Quac Insik (1919-1988) was an artist truly ahead of his time and an innovative artist living in Postwar Japan. He delved into the concept of materiality and produced pioneering works that experimented with objects such as glass, brass and paper far in advance of related discussions in Japan prior to the development of Mono-ha and arte povera in the West. Quac’s work was a major influence on the Mono-ha movement and he is well known to be an artistic mentor to Lee Ufan.
Memories of his childhood in Korea and the materials from that time heavily influenced Quac’s work and his focus on the natural versus the man-made. The idea of the material and matter and the essence inherent within led the artist to explore objects such as glass, stone, brass, and paper. In many works, the artist broke glass and glued them together again or cut brass plates only to sew them together or drilled holes in stones and canvases. Quac also focused on simple forms and shapes, such as dots and circles, that inhabit the canvas in clusters with perceived depth.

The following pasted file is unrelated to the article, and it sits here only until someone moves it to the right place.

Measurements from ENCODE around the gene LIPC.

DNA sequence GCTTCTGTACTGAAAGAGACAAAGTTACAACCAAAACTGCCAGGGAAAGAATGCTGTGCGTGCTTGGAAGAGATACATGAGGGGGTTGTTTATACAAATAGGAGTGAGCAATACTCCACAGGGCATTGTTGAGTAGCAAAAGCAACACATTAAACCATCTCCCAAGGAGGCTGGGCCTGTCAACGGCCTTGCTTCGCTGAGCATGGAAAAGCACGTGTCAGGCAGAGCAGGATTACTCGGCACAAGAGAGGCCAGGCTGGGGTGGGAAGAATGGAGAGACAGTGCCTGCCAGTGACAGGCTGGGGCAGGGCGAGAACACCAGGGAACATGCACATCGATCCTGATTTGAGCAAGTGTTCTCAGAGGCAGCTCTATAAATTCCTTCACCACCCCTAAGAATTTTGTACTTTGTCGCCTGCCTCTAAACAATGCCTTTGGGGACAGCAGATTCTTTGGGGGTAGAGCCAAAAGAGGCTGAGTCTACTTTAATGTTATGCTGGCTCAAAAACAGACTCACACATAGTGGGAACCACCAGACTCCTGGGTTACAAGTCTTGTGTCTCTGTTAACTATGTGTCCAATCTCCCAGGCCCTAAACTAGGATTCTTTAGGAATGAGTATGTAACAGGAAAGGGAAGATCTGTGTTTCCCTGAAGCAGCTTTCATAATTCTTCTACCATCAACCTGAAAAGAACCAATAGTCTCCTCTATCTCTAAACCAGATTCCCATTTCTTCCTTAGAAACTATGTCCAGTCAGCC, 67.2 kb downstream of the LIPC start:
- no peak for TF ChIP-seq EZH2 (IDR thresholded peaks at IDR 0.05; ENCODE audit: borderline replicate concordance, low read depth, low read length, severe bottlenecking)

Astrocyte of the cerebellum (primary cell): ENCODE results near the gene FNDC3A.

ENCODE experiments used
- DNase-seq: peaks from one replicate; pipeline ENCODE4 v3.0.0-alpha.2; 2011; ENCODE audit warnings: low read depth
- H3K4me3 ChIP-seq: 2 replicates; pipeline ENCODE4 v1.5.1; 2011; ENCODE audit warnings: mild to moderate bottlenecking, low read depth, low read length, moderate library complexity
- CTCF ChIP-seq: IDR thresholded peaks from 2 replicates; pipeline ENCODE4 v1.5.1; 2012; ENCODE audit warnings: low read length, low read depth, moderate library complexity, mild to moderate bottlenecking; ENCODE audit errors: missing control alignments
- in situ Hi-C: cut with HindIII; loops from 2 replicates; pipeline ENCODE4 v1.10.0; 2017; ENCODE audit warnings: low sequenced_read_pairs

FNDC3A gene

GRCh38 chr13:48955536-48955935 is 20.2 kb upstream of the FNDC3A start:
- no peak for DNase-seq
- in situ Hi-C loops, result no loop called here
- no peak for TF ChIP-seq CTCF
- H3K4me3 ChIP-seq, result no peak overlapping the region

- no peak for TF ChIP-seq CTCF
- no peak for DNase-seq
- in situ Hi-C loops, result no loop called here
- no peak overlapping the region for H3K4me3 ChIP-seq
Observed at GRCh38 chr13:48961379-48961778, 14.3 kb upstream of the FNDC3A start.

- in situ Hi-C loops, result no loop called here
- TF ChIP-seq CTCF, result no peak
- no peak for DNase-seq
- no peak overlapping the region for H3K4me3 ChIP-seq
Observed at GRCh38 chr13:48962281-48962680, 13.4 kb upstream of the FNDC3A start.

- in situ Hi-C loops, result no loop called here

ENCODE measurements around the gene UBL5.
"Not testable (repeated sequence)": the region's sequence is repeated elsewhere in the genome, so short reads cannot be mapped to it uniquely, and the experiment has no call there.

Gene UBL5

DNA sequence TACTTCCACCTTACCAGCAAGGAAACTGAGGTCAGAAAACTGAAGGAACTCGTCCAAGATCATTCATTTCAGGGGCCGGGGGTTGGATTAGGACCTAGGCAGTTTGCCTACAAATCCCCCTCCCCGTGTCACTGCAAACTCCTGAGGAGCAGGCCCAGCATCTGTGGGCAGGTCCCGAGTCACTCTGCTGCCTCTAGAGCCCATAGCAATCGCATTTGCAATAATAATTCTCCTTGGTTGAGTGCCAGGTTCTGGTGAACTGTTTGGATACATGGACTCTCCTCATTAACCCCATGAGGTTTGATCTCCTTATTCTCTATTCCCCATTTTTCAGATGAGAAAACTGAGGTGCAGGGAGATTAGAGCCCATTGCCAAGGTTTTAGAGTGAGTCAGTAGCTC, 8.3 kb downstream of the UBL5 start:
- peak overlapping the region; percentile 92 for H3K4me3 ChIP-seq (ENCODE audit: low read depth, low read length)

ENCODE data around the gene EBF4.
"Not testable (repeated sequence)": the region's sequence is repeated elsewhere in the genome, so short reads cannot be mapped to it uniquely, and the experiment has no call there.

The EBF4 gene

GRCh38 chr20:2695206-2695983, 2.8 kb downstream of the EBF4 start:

Although Quac continuously created innovative works and was receptive to new trends and methods of paintings, he did not receive the acknowledgement he deserved within the Japanese society perhaps due to his identity as an ethnic Korean. However, Quac spent the majority of his life in Japan due to the fact he believed it the only place that he could practice at the forefront of the avant garde.
Quac was born in Daegu before moving to Japan in 1937. He graduated from the Tokyo University of the Arts in 1941. During his early career, he showed at many international venues such as Tokyo International Biennale in 1965, São Paulo Biennial in 1969, and Sydney International Biennial in 1976. His first solo show in Korea was held at Gallery Hyundai in 1982. He has two major retrospectives in Korea at National Museum of Modern and Contemporary Art in 1985 and most recently in June 2019 to celebrate the centennial of his birth.